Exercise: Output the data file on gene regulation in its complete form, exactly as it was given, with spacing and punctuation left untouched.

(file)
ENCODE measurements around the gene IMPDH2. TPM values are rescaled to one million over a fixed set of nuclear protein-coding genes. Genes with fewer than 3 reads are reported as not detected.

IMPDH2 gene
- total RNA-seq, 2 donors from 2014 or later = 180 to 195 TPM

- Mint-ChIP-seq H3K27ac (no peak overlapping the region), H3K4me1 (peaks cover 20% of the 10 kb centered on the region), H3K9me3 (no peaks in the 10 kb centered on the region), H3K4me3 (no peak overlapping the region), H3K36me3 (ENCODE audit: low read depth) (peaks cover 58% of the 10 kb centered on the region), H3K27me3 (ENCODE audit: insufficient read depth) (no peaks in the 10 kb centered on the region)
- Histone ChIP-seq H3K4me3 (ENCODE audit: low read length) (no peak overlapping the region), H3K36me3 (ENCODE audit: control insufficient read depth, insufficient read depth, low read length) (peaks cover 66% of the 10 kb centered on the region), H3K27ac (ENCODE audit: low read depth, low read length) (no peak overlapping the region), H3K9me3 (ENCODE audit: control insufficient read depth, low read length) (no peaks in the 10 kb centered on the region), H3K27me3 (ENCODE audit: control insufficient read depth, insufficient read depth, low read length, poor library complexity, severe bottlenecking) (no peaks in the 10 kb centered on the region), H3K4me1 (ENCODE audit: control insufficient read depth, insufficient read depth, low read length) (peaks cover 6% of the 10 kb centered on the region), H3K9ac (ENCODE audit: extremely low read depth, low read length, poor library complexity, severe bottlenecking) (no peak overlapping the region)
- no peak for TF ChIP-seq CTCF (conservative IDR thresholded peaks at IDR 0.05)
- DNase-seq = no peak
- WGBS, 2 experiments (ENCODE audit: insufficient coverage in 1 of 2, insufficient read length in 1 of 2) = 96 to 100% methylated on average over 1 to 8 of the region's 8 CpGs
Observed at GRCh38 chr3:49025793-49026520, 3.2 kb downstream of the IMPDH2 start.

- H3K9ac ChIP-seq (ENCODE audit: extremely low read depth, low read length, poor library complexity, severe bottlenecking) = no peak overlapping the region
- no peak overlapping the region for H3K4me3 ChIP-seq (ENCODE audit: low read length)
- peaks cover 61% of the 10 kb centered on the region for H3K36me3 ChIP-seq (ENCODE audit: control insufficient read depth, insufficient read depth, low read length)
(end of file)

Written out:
ENCODE measurements around the gene IMPDH2. TPM values are rescaled to one million over a fixed set of nuclear protein-coding genes. Genes with fewer than 3 reads are reported as not detected.

IMPDH2 gene
- total RNA-seq, 2 donors from 2014 or later = 180 to 195 TPM

- Mint-ChIP-seq H3K27ac (no peak overlapping the region), H3K4me1 (peaks cover 20% of the 10 kb centered on the region), H3K9me3 (no peaks in the 10 kb centered on the region), H3K4me3 (no peak overlapping the region), H3K36me3 (ENCODE audit: low read depth) (peaks cover 58% of the 10 kb centered on the region), H3K27me3 (ENCODE audit: insufficient read depth) (no peaks in the 10 kb centered on the region)
- Histone ChIP-seq H3K4me3 (ENCODE audit: low read length) (no peak overlapping the region), H3K36me3 (ENCODE audit: control insufficient read depth, insufficient read depth, low read length) (peaks cover 66% of the 10 kb centered on the region), H3K27ac (ENCODE audit: low read depth, low read length) (no peak overlapping the region), H3K9me3 (ENCODE audit: control insufficient read depth, low read length) (no peaks in the 10 kb centered on the region), H3K27me3 (ENCODE audit: control insufficient read depth, insufficient read depth, low read length, poor library complexity, severe bottlenecking) (no peaks in the 10 kb centered on the region), H3K4me1 (ENCODE audit: control insufficient read depth, insufficient read depth, low read length) (peaks cover 6% of the 10 kb centered on the region), H3K9ac (ENCODE audit: extremely low read depth, low read length, poor library complexity, severe bottlenecking) (no peak overlapping the region)
- no peak for TF ChIP-seq CTCF (conservative IDR thresholded peaks at IDR 0.05)
- DNase-seq = no peak
- WGBS, 2 experiments (ENCODE audit: insufficient coverage in 1 of 2, insufficient read length in 1 of 2) = 96 to 100% methylated on average over 1 to 8 of the region's 8 CpGs
Observed at GRCh38 chr3:49025793-49026520, 3.2 kb downstream of the IMPDH2 start.

- H3K9ac ChIP-seq (ENCODE audit: extremely low read depth, low read length, poor library complexity, severe bottlenecking) = no peak overlapping the region
- no peak overlapping the region for H3K4me3 ChIP-seq (ENCODE audit: low read length)
- peaks cover 61% of the 10 kb centered on the region for H3K36me3 ChIP-seq (ENCODE audit: control insufficient read depth, insufficient read depth, low read length)